We're talking about elegance in the sense used in maths or physics, yes?

 

If so, take it from me: it's subjective. (I speak as someone who works in theoretical physics, and the philosophy of science, professionally.) That's not to say that there aren't often strong consensus views on given issues, though.

 

... or perhaps I'm misunderstanding. Is this intended as a point in philosophy of aesthetics? I'm fairly unsympathetic to realism as a philosophy of aesthetics (whatever its virtues in ethics), but I can see that an aesthetic realist would want to argue that matters of taste are objective.

 

(Apologies for wild offtopicness.)

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I'm somewhat reluctant to do this, as it's not clear why SI:Div in particular should work this way.

I agree, all SI spells should function identically apart from spell school. Also, Spell Immunity: Divination that is brought down by Divination spells isn't really "immunity" at all, heh.

 

DavidW

I speak as someone who works in theoretical physics, and the philosophy of science, professionally.

In the time it took you to code SCS and SCS2, you could have patched together the theory of everything by now! :thumbsup:

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Guest suttree

ok, I've been heard, so I'll let this drop :thumbsup:

 

I agree, all SI spells should function identically apart from spell school.

Incidentally, that's exactly what I suggested in my initial post

Solution: Spell Immunity: <Y> defends against X spells from spell school Y, where X is fixed OR depends on spell caster level OR is somehow related to a saving throw - something like an anti-magic stoneskins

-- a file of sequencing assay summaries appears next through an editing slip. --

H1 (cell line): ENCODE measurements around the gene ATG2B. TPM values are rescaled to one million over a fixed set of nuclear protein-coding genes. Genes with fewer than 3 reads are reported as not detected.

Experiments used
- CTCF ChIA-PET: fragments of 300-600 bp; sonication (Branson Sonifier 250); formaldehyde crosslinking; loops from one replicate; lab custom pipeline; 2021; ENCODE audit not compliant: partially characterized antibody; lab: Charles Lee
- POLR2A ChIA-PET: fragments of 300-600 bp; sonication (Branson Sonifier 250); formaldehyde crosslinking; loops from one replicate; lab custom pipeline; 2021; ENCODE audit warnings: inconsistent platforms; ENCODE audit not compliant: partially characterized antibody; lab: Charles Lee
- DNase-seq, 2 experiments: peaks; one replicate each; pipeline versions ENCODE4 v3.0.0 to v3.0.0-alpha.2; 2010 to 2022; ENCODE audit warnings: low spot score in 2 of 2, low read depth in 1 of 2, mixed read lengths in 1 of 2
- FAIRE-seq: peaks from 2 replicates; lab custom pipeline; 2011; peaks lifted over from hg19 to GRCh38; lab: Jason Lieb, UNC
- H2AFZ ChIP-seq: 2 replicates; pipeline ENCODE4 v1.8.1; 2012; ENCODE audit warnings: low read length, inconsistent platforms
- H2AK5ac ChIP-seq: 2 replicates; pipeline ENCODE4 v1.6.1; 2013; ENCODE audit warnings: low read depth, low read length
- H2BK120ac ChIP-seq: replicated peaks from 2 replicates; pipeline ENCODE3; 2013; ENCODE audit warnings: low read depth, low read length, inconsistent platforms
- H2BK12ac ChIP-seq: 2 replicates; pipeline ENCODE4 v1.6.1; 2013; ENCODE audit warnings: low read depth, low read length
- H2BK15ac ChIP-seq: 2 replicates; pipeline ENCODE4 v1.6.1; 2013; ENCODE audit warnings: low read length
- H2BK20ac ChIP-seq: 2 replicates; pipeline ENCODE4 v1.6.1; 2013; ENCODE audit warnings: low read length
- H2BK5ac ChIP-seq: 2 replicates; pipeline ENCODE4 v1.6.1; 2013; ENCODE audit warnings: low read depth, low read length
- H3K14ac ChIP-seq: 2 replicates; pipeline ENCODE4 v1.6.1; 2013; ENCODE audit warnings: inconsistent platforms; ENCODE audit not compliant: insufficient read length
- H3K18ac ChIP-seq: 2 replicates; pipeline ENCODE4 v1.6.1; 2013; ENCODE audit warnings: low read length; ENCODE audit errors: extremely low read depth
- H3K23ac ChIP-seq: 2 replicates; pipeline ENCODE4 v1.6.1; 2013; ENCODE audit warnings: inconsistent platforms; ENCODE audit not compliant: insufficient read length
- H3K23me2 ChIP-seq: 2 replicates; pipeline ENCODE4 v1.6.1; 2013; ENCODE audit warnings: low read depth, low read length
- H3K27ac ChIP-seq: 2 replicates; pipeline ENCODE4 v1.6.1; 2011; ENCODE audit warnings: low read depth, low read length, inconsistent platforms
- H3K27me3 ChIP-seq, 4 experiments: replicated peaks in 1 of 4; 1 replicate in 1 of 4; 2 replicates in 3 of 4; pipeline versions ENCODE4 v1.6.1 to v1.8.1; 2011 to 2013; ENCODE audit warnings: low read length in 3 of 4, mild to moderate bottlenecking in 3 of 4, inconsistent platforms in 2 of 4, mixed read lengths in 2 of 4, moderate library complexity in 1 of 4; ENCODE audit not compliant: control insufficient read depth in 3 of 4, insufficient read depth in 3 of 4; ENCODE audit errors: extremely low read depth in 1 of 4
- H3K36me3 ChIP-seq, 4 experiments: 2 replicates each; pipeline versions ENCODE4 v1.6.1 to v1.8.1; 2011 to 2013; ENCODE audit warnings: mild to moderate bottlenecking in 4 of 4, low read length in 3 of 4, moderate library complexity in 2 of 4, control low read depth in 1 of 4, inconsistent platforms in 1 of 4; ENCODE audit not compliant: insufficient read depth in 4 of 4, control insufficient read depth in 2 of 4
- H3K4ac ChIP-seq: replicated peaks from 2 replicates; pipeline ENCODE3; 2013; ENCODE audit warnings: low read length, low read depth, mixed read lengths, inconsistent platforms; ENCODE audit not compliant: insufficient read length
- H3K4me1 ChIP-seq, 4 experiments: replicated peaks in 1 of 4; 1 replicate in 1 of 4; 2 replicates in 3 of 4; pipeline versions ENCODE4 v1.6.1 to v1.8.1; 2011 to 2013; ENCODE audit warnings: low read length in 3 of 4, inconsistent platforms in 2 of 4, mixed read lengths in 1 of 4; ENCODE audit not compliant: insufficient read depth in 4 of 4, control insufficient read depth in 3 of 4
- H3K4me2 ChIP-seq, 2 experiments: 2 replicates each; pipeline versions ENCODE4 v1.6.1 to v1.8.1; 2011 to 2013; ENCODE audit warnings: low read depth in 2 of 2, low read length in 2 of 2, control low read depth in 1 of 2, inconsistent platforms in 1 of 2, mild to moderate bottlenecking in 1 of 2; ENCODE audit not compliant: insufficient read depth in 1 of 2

SI:Div is the reason vanilla doesn't work, so it was the only example that made it into my second post.

If so, take it from me: it's subjective.

I'm just a student - sorry to hear that :(

but I can see that an aesthetic realist would want to argue that matters of taste are objective.

Probably I'm misusing the subjective/objective distinction (though I thought you were misusing it). Must I be a realist in aesthetics (or in ethics) in order to argue that there are correct/incorrect - or at least better/worse - judgments about taste (or the good)?

 

ok, I'm done now :thumbsup: thanks again y'all for making some rather aestheticaly pleasing mods.

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True Sight

Perhaps I missed it, but what do you think about adding "invisible detection by script" to an existing divination spell (Ardanis suggested TS)? I personally am not so convinced about it, but it could work for you.

 

I think I'm with you on balance, though it's a neat idea.

But what ill consequences it could create?

 

What I have initially suggested was to make a divination spell (either by altering TS or by introducing another one and swapping names with TS) capable of only detecting-invis-by-script, without any kind of dispelling enemy's illusionary protections. Only caster can target the invisible opponent with spells, not their party.